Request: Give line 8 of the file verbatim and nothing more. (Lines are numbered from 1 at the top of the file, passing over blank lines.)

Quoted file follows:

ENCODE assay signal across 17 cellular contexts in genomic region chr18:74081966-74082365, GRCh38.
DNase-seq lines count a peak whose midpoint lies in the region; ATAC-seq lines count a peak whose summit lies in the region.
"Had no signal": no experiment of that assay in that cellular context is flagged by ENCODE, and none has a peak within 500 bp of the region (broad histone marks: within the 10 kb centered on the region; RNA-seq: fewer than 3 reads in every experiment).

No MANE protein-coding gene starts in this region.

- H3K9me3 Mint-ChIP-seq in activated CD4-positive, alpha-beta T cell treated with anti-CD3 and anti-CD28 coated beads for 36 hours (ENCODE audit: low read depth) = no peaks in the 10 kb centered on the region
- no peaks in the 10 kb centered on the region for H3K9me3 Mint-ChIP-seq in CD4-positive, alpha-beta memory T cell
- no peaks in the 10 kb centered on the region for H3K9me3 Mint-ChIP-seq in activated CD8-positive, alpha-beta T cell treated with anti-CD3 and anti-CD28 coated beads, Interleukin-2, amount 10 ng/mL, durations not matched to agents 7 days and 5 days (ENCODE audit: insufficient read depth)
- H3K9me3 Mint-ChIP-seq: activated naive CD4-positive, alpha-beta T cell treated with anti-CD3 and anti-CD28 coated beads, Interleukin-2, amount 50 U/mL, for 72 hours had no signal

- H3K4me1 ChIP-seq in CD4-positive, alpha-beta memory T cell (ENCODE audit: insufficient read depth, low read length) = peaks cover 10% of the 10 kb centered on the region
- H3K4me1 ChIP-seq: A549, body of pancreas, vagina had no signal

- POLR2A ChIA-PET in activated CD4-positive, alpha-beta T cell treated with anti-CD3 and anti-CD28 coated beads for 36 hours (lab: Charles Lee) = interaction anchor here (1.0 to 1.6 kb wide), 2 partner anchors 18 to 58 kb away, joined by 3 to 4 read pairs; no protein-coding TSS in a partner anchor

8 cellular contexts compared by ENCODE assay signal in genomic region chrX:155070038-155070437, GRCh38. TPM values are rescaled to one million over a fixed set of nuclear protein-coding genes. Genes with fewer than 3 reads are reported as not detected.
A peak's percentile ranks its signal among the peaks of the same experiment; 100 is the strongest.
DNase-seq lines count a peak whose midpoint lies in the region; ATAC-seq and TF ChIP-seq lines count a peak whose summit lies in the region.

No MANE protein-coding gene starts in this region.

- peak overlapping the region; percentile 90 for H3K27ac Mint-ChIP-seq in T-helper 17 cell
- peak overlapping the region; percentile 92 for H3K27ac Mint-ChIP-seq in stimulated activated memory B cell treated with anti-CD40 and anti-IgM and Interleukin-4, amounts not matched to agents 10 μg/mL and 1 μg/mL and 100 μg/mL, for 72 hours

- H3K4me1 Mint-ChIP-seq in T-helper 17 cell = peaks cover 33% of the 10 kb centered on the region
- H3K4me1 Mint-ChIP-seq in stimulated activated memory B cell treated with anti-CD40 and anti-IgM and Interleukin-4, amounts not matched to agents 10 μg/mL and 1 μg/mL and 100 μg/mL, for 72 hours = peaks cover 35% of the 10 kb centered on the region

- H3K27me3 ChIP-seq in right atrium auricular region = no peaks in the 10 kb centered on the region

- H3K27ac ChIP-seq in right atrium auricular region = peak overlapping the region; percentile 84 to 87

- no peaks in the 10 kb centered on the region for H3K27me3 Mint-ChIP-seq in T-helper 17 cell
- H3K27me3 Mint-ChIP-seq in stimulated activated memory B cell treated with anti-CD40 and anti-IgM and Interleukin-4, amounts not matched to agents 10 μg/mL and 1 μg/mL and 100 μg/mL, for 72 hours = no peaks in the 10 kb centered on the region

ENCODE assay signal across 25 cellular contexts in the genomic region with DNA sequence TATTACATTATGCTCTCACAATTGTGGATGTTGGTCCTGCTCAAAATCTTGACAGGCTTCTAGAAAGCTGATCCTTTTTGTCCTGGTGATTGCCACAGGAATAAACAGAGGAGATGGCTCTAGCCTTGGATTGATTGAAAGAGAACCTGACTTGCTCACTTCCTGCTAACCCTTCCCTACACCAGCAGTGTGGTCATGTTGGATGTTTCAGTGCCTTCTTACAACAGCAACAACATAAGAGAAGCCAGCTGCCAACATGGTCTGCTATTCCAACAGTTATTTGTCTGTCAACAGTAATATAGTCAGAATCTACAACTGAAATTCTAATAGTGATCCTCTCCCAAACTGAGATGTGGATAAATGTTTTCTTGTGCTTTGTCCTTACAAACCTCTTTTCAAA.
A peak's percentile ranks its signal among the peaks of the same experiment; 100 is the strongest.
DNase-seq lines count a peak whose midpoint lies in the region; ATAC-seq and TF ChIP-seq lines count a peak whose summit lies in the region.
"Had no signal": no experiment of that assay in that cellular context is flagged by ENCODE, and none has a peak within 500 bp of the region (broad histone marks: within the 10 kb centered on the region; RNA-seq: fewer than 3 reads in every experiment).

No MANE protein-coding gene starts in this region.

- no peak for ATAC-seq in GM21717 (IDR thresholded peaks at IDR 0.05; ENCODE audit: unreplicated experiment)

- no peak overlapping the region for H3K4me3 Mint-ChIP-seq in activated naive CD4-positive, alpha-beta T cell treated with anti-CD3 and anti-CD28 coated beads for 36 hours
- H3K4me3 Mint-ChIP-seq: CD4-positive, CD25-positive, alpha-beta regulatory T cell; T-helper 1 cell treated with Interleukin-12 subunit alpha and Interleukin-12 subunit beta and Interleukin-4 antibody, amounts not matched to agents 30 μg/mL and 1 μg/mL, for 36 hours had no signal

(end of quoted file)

- H3K9me3 Mint-ChIP-seq: activated naive CD4-positive, alpha-beta T cell treated with anti-CD3 and anti-CD28 coated beads, Interleukin-2, amount 50 U/mL, for 72 hours had no signal